- New England electricity consumers flipped the script one day last month, when mild weather and high solar output depressed daytime loads below those in the middle of the night. Officials say this is a first but had been expected, due the proliferation of distributed resources.
- On April 21, the New England ISO estimates distributed solar was producing about 2,309 MW at 1:30 p.m —an extremely high percentage of the grid's 2.4 GW of nameplate capacity.
- Looking ahead to the summer, the ISO anticipates sufficient capacity to meet peak demand on the hottest days. With normal temperatures, New England ISO expects demand to crest at 25,729 MW, though it could go higher should temperatures rise significantly.
The New England grid operator is prepared for the summer demand season, heading into its peak demand period with this most recent experience under its belt. Having consumers use more grid-sourced electricity at night than during the day is not uncommon on the West Coast, but it may mark a turning point for electricity supply in the Northeast.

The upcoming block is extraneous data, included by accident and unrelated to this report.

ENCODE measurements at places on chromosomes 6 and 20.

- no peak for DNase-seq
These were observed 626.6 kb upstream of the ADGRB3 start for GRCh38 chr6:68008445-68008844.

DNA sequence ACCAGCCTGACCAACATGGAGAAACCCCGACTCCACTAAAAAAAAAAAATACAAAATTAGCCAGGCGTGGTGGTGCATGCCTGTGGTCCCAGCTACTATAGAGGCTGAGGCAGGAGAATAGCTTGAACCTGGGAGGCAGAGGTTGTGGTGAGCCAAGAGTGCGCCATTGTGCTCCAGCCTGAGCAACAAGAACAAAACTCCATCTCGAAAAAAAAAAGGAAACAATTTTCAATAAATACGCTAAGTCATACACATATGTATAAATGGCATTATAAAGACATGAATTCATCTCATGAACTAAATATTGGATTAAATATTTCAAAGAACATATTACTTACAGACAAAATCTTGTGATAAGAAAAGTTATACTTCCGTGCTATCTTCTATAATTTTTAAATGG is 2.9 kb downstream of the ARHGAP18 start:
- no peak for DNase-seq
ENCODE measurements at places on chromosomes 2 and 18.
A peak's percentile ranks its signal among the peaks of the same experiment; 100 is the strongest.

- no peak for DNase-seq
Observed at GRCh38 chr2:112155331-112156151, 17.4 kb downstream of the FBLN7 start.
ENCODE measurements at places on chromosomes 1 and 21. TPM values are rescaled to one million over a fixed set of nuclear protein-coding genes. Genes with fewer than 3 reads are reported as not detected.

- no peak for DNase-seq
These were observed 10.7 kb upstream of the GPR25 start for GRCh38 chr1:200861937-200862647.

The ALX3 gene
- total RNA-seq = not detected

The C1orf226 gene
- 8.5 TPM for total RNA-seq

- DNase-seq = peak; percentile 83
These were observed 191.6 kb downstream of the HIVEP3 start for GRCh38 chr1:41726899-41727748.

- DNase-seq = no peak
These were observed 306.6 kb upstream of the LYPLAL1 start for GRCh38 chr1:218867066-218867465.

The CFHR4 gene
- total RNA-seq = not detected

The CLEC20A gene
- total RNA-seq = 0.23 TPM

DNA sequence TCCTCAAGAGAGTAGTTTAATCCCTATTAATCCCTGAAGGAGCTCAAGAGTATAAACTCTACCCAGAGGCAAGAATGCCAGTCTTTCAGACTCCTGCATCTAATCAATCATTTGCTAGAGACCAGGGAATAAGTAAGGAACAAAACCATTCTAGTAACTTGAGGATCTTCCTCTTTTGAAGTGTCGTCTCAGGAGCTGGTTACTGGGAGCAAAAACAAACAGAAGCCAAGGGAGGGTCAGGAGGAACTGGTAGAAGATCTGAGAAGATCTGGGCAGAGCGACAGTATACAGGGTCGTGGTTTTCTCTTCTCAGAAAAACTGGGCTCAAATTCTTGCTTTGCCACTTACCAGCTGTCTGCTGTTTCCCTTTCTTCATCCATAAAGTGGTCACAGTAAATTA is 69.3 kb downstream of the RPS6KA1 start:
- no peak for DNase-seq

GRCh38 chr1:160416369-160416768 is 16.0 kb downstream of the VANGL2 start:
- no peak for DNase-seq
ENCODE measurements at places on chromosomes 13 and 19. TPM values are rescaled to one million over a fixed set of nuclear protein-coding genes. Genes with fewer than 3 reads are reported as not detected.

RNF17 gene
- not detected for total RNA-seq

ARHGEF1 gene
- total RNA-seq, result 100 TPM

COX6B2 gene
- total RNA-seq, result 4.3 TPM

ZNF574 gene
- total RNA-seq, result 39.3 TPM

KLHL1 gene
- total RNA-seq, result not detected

"We were expecting this to happen at some point as more behind-the-meter solar gets installed in New England and the weather conditions were just right," New England ISO Forecast and Scheduling Supervisor Mike Knowland said in a statement.
Despite the milestone, however, New England consumers are still largely reliant on the grid. In a summer assessment, the operator said it is preparing for the hottest weather ahead.
There is more than 32,000 MW of capacity available, the ISO said, from a wide range of resources: natural gas, nuclear, oil, coal, hydro, biomass, and wind; demand-response resources that reduce their energy use; and power imports.
More than 1.6 GW of new capacity is expected to be available this summer, including two new natural-gas-fired power plants and a dual-fuel plant. The ISO also said five new grid-scale solar facilities are expected to add nameplate capacity of about 90 MW, and two new wind farms will add about 50 MW of nameplate capacity.